Political Insider

A look behind the scenes in the political world

Jewish positions generally unchanged as CUFI, John Hagee begin Washington summit

Vacation plans mean I'm missing this year's Christians United for Israel (CUFI) Washington summit, which begins today. I'm sorry because CUFI puts on a pretty impressive show, and the Jewish community's ambivalence about the meaning of this and other “Christian Zionist” groups is endlessly interesting for journalists.

Netanyahu 1, Abbas 0, peace process - who knows?

Whether or not Prime Minister Benjamin Netanyahu has a strategic vision for peace I'll leave to the experts in the mysteries of Israeli politics. One thing I can say with confidence: in the day-to-day diplomatic trench warfare with Palestinian leaders, he looks like a genius.

The latest example: his ongoing call for direct Israeli-Palestinian talks, which has now become a refrain of the Obama administration.

Emergency Committee for Israel: It's about Jewish campaign money, stupid

Jewish Washington was buzzing this week with the news – first reported in Politico, expanded on in the Jewish Week – that a few Republican heavy hitters have created an “Emergency Committee for Israel” to slam the

Arizona immigration law lesson: political demagoguery works

There are a lot of scary aspects to Arizona's Draconian new immigration law, but the scariest might be this: it has worked like a charm for the politicians who supported it.

Obama's Israel interview, and the U.S.-Israel emotional gap

What is it about the Israeli psyche that talks about a U.S.-Israel alliance, but really demands an America that lavishes love on the Jewish state? And what is it about American policymakers that make them so blind to this need?

Jack Lew to head budget office, deal with flood of red ink

The job will look familiar, but when Jack Lew takes over as director of the Office of Management and Budget the challenges will look a whole lot more daunting than when he held the post during the last two years of the Bill Clinton administration.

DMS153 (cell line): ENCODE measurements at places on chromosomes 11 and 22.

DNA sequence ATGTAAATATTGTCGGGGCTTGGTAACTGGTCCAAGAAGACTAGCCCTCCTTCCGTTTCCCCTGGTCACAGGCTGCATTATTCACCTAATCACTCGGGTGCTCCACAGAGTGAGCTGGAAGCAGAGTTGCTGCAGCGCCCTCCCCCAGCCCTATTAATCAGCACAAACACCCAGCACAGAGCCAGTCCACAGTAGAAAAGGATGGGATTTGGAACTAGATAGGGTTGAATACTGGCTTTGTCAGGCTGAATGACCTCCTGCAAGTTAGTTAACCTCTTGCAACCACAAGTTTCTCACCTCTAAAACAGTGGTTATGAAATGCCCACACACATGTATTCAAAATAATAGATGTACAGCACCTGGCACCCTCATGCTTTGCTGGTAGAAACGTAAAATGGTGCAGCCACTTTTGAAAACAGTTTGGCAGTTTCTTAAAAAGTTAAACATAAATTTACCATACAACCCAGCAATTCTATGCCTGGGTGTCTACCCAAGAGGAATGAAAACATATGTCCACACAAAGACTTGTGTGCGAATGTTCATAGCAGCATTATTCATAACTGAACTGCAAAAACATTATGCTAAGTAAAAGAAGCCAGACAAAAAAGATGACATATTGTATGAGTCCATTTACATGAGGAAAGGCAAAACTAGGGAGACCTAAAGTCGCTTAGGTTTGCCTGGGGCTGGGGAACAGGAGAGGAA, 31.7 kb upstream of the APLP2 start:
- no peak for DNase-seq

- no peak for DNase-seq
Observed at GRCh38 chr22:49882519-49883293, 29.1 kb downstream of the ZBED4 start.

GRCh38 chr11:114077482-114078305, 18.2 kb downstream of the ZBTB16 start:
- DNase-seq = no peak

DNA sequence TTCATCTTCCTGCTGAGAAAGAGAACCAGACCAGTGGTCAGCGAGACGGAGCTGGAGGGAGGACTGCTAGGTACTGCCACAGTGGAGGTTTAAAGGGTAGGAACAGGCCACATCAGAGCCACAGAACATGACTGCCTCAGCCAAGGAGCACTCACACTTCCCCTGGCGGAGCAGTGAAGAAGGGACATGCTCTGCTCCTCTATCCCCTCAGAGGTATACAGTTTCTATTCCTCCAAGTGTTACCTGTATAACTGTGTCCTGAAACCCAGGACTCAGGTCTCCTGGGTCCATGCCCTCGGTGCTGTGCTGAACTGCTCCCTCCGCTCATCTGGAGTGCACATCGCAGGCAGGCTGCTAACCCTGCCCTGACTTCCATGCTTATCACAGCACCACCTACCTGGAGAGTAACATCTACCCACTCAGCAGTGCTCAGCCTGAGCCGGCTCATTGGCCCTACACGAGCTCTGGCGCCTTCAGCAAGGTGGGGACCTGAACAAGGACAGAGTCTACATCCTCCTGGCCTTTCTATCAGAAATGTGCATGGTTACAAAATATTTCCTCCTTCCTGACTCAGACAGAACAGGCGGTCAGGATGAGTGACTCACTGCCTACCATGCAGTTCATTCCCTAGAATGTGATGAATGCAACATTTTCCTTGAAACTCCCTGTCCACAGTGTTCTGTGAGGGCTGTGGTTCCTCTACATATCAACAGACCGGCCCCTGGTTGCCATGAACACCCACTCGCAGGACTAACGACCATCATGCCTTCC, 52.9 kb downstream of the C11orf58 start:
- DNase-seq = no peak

Meg Ryan, the "cultural intifada" and stupid PR tricks

First the term was used by Palestinians, referring to artsy events meant as protests against Israel's occupation of Gaza and the West Bank; now Israelis and their supporters here are using “cultural intifada” to describe the accelerating trend of pop music and Hollywood stars who've decided to boycott Israel.

Cool; I'm sure Israel's brilliant PR mavens are patting themselves on the back for co-opting the phrase .

The Presbyterians, Israel and the value of community relations

In a world where Israel has fewer and fewer friends, Jewish groups here increasingly face a choice: do they treat Israel's critics as implacable adversaries? Or do they look for ways to work with some critics and perhaps change their mind on some issues?

Increasingly, muscular pro-Israel groups take the first approach; the second, which defines  the whole Jewish community relations movement, is in disfavor in many Jewish circles.

The last word on the Netanyahu - Obama summit: what we don't know

What we know after Prime Minister Benjamin Netanyahu's Washington visit this week: both the Israeli leader and President Obama have decided that for various reasons it's best not to be quarreling, especially in public. Both have a strong vested interest in restoring the public trappings of the “special” U.S.-Israel relationship.

The problem is what we don't  know; the pomp-rich visit leaves us with more questions than answers:

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